In Southwest Florida, the requirements of second homeowners often change over time. Many move to Naples, love the lifestyle, and opt for a larger home. Such was the case with clients of Bill Varian, general contractor and president of Varian Construction. Parents of four young children when they’d purchased a Pelican Marsh villa several years back, they had initially been motivated by the idea of the occasional respite from hectic northern lives. That plan worked well. Over time, however, their visits grew longer. Their children, now college age, love it here as well. They decided to invest in a larger home and started looking.
Their search ended when they discovered a Pelican Marsh estate home. Its carpets were worn, cabinetry was underwhelming, and colors were nothing special, but the home was a gem. Built in 2000, the 7,500 square-foot, two-story residence sits on a golf course, and features six bedrooms, large balconies, a lovely pool pavilion, and ample settings for entertainment, indoors and out.
To bring their new home up to its true potential, the couple called Varian, past president of Collier County Builder Industries Association and a certified Graduate Remodeler.
The exterior of the home was repainted, and its massive mahogany doors were refinished. Most floors in the home were enhanced with either hardwood flooring or carpeting. The living room’s marble floor was re-sanded and polished. Every wall in the home was retextured. Most rooms received the wiring necessary for a wall-mounted TV. Carpeting on the stairway was torn out and wood stairs were stained to a high-gloss sheen and installed.
To assist with the interior design work, Heather Jennings, Florida licensed Interior Designer, ASID, and owner of HJ Designs, was called. Eight years earlier, she had completed the interior design of the couple’s villa. Jennings, in turn, called Martha Dodd, a muralist and owner of Follow Your Art, who would be able to add character and artistic embellishment with hand-painted techniques.
Varian Construction installed all new cabinetry throughout the home, including in the living room’s bar, which was completely transformed. With cherry-stained wood cabinetry, a granite countertop with pale moss veins, and a faux-painted grape arbor, the setting blends with the living room, dining room, and kitchen.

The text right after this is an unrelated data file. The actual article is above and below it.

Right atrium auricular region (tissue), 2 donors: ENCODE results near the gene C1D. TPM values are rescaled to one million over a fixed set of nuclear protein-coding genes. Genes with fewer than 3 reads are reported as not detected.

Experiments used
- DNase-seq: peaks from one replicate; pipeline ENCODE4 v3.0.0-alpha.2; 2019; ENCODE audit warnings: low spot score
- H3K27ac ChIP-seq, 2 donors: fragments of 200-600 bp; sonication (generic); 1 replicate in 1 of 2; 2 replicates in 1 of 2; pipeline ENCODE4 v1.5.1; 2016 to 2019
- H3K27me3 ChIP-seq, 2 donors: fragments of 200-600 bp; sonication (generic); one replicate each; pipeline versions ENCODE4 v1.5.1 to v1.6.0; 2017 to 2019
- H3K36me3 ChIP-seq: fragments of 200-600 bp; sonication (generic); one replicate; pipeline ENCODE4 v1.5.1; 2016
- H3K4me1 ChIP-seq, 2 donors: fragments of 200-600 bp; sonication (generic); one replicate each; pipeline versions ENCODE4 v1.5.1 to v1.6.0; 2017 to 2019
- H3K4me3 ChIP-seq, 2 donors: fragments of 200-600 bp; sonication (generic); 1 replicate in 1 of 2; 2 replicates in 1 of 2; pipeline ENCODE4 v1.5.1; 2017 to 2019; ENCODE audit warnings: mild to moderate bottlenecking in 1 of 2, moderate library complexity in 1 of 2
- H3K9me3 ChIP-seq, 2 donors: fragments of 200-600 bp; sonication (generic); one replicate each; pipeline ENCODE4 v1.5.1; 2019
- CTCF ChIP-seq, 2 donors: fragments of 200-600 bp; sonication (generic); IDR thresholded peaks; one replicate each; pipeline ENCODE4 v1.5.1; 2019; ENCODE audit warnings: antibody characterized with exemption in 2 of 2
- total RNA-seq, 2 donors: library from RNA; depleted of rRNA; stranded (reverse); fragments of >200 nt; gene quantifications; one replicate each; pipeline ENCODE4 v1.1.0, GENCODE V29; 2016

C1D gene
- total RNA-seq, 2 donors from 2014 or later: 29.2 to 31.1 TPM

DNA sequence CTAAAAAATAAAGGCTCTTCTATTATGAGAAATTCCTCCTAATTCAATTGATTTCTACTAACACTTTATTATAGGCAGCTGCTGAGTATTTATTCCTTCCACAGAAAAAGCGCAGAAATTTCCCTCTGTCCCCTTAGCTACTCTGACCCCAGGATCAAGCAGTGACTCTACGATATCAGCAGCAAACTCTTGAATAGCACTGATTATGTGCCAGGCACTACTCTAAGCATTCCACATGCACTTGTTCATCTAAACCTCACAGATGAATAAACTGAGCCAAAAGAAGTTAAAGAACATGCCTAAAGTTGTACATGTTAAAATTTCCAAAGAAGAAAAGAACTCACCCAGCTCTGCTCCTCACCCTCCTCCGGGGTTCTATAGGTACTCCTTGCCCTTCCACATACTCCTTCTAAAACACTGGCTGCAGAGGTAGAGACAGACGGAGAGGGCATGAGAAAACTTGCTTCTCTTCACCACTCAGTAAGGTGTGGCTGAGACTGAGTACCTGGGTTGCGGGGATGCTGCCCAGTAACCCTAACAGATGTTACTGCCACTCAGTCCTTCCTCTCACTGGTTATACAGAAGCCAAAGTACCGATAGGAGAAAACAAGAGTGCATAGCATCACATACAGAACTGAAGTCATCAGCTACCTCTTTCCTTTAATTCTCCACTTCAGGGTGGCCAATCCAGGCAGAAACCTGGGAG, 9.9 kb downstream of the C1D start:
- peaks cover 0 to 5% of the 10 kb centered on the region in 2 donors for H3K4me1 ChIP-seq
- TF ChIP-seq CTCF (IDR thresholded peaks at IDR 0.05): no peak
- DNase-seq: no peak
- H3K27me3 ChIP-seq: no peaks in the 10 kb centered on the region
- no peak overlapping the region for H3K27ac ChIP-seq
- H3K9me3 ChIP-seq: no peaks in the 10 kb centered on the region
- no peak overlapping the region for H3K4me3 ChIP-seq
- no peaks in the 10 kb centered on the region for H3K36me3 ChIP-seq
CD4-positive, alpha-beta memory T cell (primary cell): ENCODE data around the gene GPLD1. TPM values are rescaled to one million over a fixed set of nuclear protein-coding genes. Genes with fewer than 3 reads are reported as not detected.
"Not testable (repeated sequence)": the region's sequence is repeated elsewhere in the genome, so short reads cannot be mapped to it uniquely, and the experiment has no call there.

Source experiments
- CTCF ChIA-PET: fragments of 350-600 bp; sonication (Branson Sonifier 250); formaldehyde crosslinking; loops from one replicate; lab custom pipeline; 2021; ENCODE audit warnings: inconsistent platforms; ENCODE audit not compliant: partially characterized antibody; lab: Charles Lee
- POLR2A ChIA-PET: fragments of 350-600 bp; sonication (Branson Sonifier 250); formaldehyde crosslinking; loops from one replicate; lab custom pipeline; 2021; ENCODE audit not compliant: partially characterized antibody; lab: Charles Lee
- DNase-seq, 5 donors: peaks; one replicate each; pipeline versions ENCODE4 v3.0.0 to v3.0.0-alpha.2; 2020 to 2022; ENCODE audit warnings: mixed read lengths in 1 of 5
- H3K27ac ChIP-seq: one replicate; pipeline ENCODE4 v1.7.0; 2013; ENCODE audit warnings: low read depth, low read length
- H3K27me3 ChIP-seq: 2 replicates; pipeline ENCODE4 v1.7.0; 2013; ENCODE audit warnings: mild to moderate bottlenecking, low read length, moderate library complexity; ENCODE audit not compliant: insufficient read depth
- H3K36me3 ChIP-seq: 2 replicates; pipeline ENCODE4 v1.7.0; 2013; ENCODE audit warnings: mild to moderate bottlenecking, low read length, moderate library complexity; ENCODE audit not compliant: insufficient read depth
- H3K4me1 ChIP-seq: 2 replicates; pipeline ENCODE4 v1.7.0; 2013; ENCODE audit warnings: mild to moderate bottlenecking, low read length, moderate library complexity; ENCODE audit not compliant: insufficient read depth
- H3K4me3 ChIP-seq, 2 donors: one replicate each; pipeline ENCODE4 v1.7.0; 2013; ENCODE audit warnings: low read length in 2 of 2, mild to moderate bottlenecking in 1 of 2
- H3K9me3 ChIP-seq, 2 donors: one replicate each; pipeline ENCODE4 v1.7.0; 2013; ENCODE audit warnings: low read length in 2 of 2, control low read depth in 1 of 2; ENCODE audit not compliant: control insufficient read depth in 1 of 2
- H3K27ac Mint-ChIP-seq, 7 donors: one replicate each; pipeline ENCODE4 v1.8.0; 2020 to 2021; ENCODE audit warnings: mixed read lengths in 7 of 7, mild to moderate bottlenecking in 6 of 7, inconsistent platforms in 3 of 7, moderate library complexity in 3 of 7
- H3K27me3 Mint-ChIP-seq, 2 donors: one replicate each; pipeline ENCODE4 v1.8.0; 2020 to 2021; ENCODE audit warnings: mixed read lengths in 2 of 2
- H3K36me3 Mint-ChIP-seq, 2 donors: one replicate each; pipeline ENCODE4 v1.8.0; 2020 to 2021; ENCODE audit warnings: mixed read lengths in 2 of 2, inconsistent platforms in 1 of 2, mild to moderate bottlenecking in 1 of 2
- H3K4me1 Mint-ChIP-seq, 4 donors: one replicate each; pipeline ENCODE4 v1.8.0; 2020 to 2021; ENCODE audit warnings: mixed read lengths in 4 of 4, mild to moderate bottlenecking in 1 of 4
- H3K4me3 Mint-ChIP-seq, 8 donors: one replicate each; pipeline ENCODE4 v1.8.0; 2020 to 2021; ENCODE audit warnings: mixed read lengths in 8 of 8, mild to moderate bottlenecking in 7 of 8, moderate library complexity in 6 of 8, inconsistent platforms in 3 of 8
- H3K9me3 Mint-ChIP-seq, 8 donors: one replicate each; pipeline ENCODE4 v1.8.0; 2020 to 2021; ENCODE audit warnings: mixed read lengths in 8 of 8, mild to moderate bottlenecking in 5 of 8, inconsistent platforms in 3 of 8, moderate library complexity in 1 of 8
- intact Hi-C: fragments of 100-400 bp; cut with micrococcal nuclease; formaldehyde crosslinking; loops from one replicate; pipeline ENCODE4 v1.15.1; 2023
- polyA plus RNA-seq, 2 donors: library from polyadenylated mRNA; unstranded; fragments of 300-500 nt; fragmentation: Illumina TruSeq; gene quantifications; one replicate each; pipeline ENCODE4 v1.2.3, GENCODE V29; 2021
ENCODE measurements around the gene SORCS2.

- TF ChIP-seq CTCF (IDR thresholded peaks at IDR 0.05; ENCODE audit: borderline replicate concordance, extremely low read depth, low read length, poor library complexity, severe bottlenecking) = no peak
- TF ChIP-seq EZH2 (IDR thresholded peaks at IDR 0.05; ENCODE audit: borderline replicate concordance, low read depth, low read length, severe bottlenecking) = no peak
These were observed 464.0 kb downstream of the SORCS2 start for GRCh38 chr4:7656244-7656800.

Little remained untouched in the living room, which received draperies, furnishings, carpeting, accessories, and lighting. Cabinets received a faux wood grain to match the bar’s cherry-stained wood.
The kitchen now has crème-colored cabinetry, an island of cherry-stained cabinetry, antique glass, under- and curio-cabinet lighting, and a stone backsplash with mosaic glass inserts. While many of the appliances are hidden behind concealed cabinetry, the stainless steel four-burner Wolf stove instills the look of the ages. A door with a tempered-glass panel added just next to the kitchen and breakfast dining area, opens the heart of the home up to the pool pavilion and outdoor seating.
“This pool door really improved the functionality of the space and added light,” explains Varian. “Prior to this there was no clear pathway to the pool except through the master bedroom or at the far end of the family room.”
Situated next to the kitchen, the family room is a favorite gathering place. A cypress ceiling with faux-painted leaf border trim adds architectural interest to the comfortable setting designed in autumn colors.
One of the few elements to remain from the previous owners, a taupe mirror became a charming feature in a colorful powder room. Painted gold with a delicate frame of zebra stripes, it blends with a zebra-patterned custom area wool rug, and fits well with magnolias on bold red wallpaper.
The pool pavilion was repainted and rescreened. The covered pool cabana received delicate attention with a whimsical wall mural of coconut palms and monkeys. Dodd also painted the ceiling of a guest bedroom to look like the top of a tent.
“Artwork is a way to add a theme to a home, and it also presents the opportunity to infuse vibrance to an otherwise neutral background,” says Dodd. “Colors are one thing, but when you create something that is hand painted, it’s going to last. Wallpaper will come and go, but artwork will endure, and make a home really personal.”
Honey-toned hardwood floors, wallpaper, window treatments, and ceiling detail give new definition to the study. A high chair rail was added to soften the height of the ceiling.
The master bedroom suite is a calm space with neutral shades in draperies, walls and ceiling details, complemented by cherry-stained wood furnishings. New vanity cabinets